First Night: Bright night for hard rock revival

Deep Purple Wembley Arena London
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The Independent Online
AT 8.37 last night a plump long-haired man in a black singlet and black harem pantaloons came to the edge of the stage at Wembley arena and grinned into the darkness. "Don't jump" he said, when someone in the crowd recognised him (laughter, followed by wild applause).

The question of the night was: would Ian Gillan's voice hold out until the end of the millennium, or just the end of the gig? The answer: no problem and it came in the form of a resounding aaaaaaiiiii ... !

Starting with the funk blast of "Ted the Mechanic", followed by an authentically nostalgic rendering of "Strange Kind of Woman", Deep Purple announced that they were still very much on form.

OK, so there was no stage-diving, crowd-surfing or so forth (the lone bouncer at the front ensured this) nor were there banners reading "Come back Ritchie'. As a matter of fact everyone seemed perfectly content with Steve Morse's efforts on lead guitar. People who were still at school in the 70s heard what they wanted to hear, namely electric guitar to make them weep courtesy of the American maestro.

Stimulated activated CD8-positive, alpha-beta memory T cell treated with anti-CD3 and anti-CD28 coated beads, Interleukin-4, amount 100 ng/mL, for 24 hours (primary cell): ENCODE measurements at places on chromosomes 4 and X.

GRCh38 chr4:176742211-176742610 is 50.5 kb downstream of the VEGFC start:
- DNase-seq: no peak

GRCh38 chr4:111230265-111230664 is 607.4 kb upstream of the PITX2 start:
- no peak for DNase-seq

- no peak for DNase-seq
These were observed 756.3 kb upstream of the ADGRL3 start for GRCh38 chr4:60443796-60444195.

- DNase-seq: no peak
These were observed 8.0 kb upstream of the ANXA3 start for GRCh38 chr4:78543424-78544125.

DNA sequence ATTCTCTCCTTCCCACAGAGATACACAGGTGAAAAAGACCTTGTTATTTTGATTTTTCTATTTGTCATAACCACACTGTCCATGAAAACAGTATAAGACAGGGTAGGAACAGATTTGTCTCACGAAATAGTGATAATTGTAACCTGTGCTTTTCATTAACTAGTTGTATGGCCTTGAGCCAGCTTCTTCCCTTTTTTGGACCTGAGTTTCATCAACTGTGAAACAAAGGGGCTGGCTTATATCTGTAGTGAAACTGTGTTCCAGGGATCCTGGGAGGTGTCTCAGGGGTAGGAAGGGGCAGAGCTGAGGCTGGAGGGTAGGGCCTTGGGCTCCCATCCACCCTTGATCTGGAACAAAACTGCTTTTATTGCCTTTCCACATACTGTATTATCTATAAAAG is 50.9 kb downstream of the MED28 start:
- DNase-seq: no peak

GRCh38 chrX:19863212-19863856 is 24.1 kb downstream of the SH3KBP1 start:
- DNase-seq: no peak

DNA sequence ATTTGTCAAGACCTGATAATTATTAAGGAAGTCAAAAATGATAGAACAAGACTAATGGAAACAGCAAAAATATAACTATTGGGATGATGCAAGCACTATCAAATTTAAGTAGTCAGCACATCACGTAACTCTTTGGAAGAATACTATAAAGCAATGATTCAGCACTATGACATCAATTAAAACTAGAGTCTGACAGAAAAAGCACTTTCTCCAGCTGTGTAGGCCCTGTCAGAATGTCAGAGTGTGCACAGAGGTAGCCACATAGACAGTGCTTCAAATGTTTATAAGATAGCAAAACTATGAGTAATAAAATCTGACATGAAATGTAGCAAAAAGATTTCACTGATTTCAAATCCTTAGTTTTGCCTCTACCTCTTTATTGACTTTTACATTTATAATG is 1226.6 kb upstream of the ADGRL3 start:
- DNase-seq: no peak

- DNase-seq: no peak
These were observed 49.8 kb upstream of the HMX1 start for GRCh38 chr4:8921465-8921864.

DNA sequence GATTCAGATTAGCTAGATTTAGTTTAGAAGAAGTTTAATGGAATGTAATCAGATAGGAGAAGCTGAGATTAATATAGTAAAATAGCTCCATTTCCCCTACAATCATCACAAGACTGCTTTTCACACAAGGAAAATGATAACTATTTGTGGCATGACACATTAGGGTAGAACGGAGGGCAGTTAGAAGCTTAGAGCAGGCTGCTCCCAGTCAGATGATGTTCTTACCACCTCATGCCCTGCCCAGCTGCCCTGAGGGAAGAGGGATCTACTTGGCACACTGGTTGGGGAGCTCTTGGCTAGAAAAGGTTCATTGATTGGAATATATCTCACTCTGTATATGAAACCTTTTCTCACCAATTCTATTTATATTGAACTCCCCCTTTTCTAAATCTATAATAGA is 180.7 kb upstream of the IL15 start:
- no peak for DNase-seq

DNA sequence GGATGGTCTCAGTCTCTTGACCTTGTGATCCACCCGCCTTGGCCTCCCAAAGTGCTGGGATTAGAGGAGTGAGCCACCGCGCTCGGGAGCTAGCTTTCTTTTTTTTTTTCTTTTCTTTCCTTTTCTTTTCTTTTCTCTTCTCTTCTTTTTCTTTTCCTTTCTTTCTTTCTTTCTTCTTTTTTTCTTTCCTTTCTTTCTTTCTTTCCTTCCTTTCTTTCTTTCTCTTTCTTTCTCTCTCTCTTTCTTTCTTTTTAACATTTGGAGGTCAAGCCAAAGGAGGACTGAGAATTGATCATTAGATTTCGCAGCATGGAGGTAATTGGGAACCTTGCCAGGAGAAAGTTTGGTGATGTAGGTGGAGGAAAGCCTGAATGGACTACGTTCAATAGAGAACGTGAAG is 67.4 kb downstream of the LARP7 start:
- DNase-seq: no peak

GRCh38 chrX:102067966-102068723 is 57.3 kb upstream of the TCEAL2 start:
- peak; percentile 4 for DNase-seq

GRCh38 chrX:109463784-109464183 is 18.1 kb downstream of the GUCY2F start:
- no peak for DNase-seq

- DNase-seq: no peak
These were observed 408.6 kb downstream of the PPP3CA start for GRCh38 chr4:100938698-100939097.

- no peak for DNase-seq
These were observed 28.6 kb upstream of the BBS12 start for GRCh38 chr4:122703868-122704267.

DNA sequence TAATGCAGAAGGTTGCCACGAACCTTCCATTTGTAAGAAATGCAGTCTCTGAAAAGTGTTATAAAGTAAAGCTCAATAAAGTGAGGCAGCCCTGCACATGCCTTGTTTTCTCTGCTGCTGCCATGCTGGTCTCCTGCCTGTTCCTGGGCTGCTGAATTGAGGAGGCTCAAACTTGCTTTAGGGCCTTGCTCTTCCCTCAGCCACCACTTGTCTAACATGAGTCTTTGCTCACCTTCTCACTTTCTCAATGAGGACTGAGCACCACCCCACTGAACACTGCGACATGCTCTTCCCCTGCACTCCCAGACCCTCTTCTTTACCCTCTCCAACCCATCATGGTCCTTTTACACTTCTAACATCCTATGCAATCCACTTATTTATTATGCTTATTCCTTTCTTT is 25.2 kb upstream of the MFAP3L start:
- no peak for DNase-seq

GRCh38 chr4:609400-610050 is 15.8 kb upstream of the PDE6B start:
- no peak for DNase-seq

In the meantime, Jon Lord looked happy enough and despite recent advances in technology his keyboard sounded the same as it did in 1970.

For some reason the band didn't seem particularly loud, unless of course this critic's ears are beginning to wear out with age. Yes, the Gillan voice continues to soar to great heights but the Deep Purple formula remains drastically unchanged. Every song features a "duel" between Lord and Morse or Morse and Gillan or Gillan and Lord and of course all songs were introduced in the time-honoured way by Gillan. "This is a song about what happens when you get beside yoursel," he announced. "You shouldn't get too far because there's a big gap in the middle. That's what the song's all about."

That was the intro for "Watching the Sky". Oddly, there was no such explanation for "Smoke On The Water" but then nearly everyone knows the story behind that one. At 9.40 the classic chords were struck and at 9.45 it was all over.

Next up was "Speed King" with Gillan as a sped-up Little Richard. Ian Paice's drum solo in the middle was as predictable as a medieval battle re-enactment, but Lord, Gillan and Morse made up for the deficit.

Preparing the ground for an encore of "Black Night", "Highway Star" and next, surely, "Child In Time". Sadly no, the band said goodnight and thanks very much and next thing they were gone. There was no "Child In Time" and the departing mob wondered solemnly why.

Magnus Mills